We were struck reviewing the 2013 artprice auction data that drawings are commanding an increasing share of art auction revenue. In 2003, drawings were only 13% of auction revenue, by 2012 & 2013 it was more like 33%.
While it is likely that most of this value is from artworks from the modern period changing hands, we have been encouraged by well-attended fairs such as DrawingNow, and major gifts such as that of Florence and Daniel Guerlain of their contemporary drawings to Centre Pompidou, that drawings are increasingly appealing to new and intermediate collectors.
There are lots of good reasons for this, number one being that drawings are compelling, striking, and usually, but not always, more affordable than paintings.
You can see in them the talent and character of the artists that created them, they’re not always merely sketches and studies for a final work product that only hint of the great work to come. They’re great in their own right.
In fact, says reknowned drawings collector Frances Guerlain, “when we consider the old masters’ paintings, we find preparatory drawings that are every bit as beautiful as the final masterpieces.”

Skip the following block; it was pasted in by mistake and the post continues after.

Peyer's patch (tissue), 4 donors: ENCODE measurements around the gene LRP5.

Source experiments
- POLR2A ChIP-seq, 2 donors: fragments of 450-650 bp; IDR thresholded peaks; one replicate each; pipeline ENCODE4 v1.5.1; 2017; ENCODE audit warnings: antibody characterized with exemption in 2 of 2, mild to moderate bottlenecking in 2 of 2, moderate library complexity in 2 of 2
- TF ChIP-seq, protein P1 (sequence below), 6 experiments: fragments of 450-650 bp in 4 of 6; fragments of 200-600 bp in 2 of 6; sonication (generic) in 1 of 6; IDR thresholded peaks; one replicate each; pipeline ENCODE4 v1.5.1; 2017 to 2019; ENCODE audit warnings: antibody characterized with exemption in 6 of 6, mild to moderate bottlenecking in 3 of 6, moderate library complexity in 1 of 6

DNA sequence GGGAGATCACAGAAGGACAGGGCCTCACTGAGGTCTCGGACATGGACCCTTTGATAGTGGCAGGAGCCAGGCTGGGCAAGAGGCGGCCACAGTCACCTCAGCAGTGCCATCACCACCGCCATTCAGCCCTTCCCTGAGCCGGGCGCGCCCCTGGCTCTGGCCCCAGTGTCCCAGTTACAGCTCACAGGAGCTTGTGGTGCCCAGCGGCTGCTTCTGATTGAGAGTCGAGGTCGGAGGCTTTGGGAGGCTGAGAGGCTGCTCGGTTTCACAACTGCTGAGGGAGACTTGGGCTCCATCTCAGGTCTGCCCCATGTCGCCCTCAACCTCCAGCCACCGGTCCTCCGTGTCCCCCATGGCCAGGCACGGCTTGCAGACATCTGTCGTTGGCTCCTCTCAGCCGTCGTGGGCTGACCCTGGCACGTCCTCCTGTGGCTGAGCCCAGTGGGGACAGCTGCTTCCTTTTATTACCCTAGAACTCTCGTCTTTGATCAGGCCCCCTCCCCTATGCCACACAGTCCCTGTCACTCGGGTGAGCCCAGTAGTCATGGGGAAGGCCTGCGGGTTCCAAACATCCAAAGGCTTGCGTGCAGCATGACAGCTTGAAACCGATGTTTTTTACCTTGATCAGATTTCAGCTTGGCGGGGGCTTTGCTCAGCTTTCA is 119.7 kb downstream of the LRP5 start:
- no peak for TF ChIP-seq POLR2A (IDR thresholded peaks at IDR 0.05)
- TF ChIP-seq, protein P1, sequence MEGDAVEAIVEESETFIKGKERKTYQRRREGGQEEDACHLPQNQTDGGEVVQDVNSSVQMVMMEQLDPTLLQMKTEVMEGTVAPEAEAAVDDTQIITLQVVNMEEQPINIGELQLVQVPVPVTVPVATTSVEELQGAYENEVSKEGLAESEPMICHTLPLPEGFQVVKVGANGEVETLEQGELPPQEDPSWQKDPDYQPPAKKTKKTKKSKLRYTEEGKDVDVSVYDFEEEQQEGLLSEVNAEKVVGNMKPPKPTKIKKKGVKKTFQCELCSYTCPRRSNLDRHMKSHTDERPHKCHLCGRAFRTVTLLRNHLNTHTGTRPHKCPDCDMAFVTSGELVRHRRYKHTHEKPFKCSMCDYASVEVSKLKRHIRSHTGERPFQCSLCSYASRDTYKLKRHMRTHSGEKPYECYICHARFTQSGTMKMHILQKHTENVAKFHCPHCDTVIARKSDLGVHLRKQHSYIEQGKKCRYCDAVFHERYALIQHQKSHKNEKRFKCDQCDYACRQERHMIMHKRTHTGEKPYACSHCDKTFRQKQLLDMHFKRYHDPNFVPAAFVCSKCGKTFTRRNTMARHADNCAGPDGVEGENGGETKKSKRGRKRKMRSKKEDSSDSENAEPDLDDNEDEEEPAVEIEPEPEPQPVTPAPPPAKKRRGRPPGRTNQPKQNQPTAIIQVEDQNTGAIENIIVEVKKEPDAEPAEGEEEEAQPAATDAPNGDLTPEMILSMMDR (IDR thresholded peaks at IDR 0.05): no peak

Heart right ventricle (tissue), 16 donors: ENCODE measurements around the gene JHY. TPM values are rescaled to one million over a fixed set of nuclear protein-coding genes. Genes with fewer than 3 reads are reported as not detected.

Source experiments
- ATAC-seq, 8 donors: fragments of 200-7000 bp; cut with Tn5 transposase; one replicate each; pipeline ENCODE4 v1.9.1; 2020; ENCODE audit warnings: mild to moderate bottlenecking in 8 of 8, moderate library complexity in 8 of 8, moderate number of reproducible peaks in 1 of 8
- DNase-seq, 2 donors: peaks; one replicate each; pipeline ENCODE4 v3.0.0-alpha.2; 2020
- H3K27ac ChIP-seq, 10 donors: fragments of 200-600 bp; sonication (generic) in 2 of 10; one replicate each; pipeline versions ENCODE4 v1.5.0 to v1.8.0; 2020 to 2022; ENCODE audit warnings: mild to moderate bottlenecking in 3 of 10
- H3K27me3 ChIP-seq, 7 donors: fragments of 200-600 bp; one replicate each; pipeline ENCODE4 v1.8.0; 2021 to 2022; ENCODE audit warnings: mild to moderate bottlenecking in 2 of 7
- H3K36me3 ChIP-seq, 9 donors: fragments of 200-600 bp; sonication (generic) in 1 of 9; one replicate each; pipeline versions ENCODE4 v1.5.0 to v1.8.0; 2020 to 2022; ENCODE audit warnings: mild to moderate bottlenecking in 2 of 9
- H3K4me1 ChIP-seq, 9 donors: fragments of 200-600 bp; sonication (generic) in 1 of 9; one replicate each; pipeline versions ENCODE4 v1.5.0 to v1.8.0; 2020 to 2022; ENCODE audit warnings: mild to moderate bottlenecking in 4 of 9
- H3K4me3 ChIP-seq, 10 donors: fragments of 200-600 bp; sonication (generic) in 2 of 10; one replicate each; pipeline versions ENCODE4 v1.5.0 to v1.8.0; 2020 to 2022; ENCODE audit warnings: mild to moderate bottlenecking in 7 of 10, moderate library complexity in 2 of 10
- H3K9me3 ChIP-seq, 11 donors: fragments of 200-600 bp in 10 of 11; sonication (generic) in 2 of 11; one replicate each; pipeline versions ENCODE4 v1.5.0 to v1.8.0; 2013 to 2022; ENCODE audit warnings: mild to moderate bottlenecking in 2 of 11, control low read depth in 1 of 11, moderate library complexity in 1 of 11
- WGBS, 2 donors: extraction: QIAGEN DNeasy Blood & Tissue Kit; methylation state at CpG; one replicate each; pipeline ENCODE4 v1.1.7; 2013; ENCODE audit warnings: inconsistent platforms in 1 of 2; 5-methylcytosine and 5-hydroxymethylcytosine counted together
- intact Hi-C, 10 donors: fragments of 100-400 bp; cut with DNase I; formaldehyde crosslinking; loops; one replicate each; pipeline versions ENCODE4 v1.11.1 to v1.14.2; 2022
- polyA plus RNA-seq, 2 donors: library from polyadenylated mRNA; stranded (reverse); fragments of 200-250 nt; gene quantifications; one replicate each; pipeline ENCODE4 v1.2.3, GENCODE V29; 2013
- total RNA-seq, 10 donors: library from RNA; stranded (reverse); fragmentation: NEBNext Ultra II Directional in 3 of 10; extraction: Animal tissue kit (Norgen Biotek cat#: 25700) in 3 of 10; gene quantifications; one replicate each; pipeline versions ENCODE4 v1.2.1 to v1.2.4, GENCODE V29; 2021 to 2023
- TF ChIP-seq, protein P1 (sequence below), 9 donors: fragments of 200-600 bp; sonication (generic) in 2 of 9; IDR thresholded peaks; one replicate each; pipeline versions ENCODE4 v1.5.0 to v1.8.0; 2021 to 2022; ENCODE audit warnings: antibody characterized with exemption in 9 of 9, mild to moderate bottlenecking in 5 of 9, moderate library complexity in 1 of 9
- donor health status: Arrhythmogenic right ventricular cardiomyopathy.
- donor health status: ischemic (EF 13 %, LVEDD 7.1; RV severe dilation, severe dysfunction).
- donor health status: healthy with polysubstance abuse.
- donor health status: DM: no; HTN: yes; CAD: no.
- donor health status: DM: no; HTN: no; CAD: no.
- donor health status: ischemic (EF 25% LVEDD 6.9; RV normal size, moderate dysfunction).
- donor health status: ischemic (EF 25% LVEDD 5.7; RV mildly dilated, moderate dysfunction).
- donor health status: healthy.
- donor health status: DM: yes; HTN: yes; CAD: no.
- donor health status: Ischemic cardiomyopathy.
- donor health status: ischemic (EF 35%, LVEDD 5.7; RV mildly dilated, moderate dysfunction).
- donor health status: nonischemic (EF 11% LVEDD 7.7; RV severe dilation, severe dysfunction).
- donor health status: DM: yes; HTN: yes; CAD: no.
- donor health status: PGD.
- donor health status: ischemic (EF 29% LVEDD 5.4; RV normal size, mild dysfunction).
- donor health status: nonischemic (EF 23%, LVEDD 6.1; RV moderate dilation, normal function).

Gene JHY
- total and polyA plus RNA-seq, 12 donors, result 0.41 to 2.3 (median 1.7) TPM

The term “drawings” also represents a very diverse set of materials and techniques. While paintings typically refer to works on canvas/linen, drawings can be made on paper, textured paper, found materials, wood, and yes, even canvas. Many artists create exquisite carnets de dessins, or sketchbooks, that are lovely, collectible art objects.
And works amateur collectors often think of as “paintings” are technically drawings because they’ve been done on paper, for example, watercolors.
When you’re buying works on paper, don’t be satisfied until you know what materials have been used to create them. It’s not enough to say “mixed-media” or “technique mixte” -- for conservation purposes you want to make sure the materials are ones that will endure -- unless degradation over time is an explicit artistic intent and one you’re comfortable with.
English-French Materials Dictionary for works on paper
watercolor = aquarelle
gouache = gouache
pastel pencil = pastel
dry pastel = pastel sec
charcoal = fusain
charcoal pencils = crayons fusain
conté crayons = craies Conté
graphite stick = bâton de graphite
water-soluble graphite stick = bâton de graphite soluble à l’eau
india ink = encre de chine
ballpoint pen = stylo bille
felt-tipped markers = stylo feutre
white-out or liquid paper = fluide correcteur (ou tippex)
water-soluble colored pencils = crayons aquarelles
spray paint = bombe de peinture
Donation Florence et Daniel Guerlain dessins contemporains Centre Pompidou, Editions du Centre Pompidou, Paris 2013
Artprice.com The Art Market in 2013